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My hon. Friend makes his point very well, and I shall come on to that in a moment.
Our responsibilities do not end here tonight or with the passing of this Bill. It is deeply problematic that the Government are embarking upon this process without any objective economic analysis of its implications, without clarity on key issues such as the customs union and without any sense of what transitional arrangements might look like, on the basis of what I believe is the fanciful proposition that all the future arrangements can be tied up within 18 months.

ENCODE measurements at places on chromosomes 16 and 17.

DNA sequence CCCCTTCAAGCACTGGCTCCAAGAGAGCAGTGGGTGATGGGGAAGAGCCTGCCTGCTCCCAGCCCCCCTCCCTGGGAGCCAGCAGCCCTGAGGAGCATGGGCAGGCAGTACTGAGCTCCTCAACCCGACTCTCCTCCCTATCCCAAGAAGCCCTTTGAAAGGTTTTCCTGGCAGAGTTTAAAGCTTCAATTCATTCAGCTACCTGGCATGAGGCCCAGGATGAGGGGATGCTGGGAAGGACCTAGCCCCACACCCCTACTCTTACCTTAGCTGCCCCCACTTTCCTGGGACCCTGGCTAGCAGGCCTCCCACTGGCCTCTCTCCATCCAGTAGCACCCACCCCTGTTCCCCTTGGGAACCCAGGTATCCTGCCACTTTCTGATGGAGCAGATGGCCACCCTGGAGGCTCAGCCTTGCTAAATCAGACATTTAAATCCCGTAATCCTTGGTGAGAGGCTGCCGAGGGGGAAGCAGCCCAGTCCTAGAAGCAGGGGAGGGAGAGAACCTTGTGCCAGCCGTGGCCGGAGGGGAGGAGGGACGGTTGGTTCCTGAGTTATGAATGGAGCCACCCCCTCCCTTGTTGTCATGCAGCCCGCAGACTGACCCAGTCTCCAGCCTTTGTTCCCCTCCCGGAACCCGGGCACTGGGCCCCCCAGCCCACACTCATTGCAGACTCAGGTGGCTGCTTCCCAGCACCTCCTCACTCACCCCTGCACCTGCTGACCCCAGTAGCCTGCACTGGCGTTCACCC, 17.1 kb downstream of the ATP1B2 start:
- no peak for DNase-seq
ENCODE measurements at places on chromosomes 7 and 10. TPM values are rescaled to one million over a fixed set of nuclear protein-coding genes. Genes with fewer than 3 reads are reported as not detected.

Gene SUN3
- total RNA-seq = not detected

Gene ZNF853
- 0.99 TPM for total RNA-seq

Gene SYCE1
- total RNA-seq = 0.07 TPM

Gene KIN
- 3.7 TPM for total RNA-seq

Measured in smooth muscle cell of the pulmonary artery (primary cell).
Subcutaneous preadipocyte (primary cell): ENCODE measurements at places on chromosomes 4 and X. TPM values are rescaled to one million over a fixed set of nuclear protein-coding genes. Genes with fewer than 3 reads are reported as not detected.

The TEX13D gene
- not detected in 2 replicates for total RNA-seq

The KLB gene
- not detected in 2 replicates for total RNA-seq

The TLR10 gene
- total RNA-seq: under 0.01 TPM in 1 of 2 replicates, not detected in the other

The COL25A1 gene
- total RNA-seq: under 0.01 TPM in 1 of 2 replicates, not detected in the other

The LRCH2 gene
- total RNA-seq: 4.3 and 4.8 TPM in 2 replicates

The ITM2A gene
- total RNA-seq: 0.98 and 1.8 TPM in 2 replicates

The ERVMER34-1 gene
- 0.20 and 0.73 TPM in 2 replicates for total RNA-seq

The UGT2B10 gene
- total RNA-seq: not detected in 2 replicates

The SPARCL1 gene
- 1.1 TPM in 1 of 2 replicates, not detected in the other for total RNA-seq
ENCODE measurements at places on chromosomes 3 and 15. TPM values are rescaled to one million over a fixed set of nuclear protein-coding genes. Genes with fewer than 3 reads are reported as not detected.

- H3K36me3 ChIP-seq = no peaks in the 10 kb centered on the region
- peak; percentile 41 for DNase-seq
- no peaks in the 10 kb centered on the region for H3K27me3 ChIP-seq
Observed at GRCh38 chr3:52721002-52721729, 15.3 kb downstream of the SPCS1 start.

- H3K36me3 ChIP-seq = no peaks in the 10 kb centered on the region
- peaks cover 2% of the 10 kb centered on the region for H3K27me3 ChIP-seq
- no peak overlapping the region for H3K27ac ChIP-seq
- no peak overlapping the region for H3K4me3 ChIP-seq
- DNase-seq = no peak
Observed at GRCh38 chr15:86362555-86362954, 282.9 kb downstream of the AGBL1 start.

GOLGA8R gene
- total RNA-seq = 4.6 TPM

On day one of the debate, a number of speakers powerfully made the point that, given the paucity of information we have been given before article 50 is to be triggered, it is even more important that there should be proper parliamentary scrutiny, including a meaningful vote in this House, before the end of the process. The Prime Minister’s apparent wish that our choice will be to accept her deal or face a hard Brexit on World Trade Organisation terms is quite wrong. Such a take-it-or-leave-it option would fly in the face of the central proposition that won the referendum—namely, that we want to take back control and restore parliamentary sovereignty. So I hope that Members—particularly Conservative Members—however they voted in the referendum, will support the amendments that seek to ensure proper parliamentary sovereignty throughout the process. I believe that parliamentary scrutiny will help the Government. It will improve any deal, it will strengthen their hand with the European Union and it will make it more likely that the Prime Minister will end up with a deal that has the support it needs in the country.